Thursday, October 06, 2011

V$SESSION_LONGOPS

You can query long running SQL in V$SESSION_LONGOPS.
 
In the example shown, the SQL is a simple delete statement so I have managed to shorten the output by using a col sql_text format a20. Normally it is much longer.
 
Each time you run the SQL, the figures are recalculated. The elapsed_seconds column, which I have renamed as time_taken, should increase every time the SQL is rerun.
 
The time_remaining column, which I have renamed as time_left, is only an estimate. Normally it goes down each time the SQL is rerun but sometimes it goes up.
 
Once the SQL is finished, the executions column changes to 1 and the time_remaining column goes to 0:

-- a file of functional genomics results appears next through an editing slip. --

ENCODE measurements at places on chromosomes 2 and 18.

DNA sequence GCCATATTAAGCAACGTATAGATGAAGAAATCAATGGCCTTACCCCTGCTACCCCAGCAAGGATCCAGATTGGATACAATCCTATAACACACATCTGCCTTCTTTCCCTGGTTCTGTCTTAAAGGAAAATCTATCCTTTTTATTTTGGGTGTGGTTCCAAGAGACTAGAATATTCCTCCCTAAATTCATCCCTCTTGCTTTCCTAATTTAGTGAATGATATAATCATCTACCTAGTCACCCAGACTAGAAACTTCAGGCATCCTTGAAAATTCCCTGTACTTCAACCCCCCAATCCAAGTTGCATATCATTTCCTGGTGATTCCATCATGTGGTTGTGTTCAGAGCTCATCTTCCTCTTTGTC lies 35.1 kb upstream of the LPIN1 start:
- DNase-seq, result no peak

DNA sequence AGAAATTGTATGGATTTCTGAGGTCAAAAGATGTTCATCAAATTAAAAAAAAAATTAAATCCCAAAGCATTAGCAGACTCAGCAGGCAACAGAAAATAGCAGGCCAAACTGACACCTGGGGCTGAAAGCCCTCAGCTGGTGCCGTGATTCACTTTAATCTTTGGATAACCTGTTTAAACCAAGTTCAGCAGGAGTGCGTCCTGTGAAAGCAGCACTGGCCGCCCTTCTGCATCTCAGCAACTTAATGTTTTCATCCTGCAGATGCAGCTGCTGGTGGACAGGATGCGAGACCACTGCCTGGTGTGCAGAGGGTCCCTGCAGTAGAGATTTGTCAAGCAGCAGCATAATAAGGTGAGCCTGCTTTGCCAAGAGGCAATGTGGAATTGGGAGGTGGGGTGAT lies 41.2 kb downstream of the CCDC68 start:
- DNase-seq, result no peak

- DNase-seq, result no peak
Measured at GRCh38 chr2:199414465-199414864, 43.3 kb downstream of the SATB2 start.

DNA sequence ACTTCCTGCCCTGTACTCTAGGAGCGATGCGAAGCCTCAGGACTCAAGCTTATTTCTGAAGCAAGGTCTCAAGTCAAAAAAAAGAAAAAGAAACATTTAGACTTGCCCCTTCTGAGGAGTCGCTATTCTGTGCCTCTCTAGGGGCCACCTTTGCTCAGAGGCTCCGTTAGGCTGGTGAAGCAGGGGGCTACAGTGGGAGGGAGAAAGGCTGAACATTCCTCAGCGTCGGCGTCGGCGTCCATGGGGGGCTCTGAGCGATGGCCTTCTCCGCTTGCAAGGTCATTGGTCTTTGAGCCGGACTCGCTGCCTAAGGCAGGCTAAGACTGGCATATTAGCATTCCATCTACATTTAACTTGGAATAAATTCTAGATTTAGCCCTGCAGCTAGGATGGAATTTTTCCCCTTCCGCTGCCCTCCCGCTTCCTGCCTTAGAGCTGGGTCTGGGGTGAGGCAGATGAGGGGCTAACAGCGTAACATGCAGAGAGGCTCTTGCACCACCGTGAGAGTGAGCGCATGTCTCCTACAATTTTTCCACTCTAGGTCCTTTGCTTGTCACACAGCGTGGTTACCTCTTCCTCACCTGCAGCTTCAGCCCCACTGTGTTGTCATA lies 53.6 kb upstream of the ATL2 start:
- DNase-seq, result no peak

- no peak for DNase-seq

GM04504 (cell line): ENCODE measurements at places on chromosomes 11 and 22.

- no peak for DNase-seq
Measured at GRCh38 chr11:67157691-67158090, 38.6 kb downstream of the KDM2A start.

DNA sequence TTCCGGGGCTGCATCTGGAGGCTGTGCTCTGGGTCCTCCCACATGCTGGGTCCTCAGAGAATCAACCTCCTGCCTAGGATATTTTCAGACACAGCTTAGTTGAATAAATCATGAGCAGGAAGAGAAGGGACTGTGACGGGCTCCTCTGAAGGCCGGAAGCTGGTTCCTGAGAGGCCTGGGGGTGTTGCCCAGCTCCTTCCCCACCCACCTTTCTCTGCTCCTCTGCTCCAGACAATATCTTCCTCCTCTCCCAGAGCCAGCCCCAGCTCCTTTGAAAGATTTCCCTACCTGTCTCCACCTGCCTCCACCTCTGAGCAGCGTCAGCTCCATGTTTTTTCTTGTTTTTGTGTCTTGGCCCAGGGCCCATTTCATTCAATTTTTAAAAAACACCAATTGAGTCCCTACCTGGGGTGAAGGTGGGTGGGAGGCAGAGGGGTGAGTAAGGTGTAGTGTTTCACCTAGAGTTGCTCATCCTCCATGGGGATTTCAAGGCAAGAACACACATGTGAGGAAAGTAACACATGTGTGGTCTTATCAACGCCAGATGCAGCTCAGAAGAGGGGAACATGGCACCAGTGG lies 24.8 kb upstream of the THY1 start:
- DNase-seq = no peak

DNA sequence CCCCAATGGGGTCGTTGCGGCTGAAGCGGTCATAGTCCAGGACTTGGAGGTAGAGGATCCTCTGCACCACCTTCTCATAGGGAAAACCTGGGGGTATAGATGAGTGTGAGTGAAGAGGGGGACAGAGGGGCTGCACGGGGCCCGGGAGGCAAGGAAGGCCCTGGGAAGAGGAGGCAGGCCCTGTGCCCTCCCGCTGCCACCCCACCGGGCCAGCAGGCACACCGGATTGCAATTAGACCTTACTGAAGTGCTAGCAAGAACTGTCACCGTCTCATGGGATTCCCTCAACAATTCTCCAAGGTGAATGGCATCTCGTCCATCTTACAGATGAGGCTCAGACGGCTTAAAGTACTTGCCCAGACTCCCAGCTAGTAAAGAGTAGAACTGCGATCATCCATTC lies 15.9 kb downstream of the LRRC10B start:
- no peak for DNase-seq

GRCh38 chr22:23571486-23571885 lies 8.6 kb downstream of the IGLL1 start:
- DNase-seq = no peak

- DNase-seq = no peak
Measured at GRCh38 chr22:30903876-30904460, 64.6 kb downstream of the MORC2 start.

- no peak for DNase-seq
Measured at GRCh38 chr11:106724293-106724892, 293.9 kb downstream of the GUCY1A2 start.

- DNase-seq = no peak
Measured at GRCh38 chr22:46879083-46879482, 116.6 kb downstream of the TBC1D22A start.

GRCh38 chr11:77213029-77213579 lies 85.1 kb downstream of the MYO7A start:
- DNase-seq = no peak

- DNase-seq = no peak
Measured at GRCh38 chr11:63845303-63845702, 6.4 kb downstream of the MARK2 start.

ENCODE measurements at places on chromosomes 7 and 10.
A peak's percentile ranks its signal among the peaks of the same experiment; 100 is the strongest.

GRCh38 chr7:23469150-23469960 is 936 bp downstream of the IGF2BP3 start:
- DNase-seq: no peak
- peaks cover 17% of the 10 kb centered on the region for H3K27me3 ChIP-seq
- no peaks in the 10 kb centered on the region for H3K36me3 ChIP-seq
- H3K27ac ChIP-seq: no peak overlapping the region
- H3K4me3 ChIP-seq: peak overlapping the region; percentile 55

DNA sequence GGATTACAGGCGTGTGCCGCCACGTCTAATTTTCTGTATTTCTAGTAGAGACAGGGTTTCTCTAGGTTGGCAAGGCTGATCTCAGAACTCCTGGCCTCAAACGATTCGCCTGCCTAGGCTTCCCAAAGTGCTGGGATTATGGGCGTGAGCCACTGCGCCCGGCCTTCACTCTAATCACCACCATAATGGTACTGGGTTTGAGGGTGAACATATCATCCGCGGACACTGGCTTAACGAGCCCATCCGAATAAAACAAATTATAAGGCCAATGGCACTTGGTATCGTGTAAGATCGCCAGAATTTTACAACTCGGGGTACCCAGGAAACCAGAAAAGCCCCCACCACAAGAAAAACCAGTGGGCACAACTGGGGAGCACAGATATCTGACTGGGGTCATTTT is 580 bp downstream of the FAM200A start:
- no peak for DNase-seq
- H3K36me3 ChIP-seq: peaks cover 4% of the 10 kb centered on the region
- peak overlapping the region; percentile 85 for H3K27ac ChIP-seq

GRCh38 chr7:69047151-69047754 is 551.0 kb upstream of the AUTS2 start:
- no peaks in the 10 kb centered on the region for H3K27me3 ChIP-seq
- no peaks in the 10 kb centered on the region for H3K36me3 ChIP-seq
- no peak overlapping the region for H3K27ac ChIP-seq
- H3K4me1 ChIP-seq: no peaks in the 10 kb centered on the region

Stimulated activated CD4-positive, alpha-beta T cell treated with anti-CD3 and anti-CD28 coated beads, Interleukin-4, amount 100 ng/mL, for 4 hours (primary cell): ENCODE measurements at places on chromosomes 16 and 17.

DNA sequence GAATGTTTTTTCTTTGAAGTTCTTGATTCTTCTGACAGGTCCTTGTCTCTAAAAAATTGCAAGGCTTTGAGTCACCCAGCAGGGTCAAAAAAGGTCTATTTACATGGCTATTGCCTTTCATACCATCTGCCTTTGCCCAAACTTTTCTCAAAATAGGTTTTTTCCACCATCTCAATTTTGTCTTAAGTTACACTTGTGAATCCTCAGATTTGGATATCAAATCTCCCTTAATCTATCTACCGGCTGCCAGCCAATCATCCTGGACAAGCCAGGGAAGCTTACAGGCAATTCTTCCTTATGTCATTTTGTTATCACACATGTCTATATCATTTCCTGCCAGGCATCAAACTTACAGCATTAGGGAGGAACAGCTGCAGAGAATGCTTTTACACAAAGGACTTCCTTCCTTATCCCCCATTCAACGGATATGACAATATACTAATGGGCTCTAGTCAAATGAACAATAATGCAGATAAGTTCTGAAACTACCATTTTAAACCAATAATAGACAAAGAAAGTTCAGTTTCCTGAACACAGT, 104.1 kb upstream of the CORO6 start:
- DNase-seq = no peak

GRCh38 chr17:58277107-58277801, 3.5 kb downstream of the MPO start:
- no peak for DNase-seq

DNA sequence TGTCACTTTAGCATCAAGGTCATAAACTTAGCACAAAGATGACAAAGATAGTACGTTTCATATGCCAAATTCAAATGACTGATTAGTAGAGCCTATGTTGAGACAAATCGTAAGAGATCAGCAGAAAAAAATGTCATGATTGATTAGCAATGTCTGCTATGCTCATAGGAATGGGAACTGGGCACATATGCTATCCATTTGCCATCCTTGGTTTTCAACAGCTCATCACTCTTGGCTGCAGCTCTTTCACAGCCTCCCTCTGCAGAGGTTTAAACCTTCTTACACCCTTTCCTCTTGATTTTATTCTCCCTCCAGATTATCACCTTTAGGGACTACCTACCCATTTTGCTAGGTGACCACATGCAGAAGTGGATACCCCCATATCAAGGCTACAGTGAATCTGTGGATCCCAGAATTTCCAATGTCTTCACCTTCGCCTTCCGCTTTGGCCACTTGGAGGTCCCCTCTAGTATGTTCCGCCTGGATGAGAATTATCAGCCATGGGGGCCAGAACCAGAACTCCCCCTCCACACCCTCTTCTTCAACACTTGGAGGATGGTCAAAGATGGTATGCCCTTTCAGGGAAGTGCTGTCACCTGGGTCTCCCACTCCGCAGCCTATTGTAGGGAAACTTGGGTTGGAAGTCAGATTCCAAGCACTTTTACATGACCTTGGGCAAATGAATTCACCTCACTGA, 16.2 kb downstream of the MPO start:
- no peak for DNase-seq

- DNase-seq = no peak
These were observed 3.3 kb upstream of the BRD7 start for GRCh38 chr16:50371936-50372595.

1  SELECT SQL_TEXT, EXECUTIONS,
  2  ELAPSED_SECONDS TIME_TAKEN,
  3  TIME_REMAINING TIME_LEFT
  4  FROM V$SESSION SES, V$SQL SQL,
  5  V$SESSION_LONGOPS LONGOPS
  6  WHERE SES.USERNAME       = 'BRAID'
  7  AND   SES.SQL_ADDRESS    = SQL.ADDRESS
  8  AND   SES.SQL_HASH_VALUE = SQL.HASH_VALUE
  9  AND   SQL.ADDRESS        = LONGOPS.SQL_ADDRESS
 10* AND   SQL.HASH_VALUE     = LONGOPS.SQL_HASH_VALUE
SQL> /
 
SQL_TEXT             EXECUTIONS TIME_TAKEN  TIME_LEFT
-------------------- ---------- ---------- ----------
delete b_alp                  0        204       1010
 
SQL> /
 
SQL_TEXT             EXECUTIONS TIME_TAKEN  TIME_LEFT
-------------------- ---------- ---------- ----------
delete b_alp                  0        710        507
 
SQL> /
 
SQL_TEXT             EXECUTIONS TIME_TAKEN  TIME_LEFT
-------------------- ---------- ---------- ----------
delete b_alp                  1       1220          0
 
SQL>

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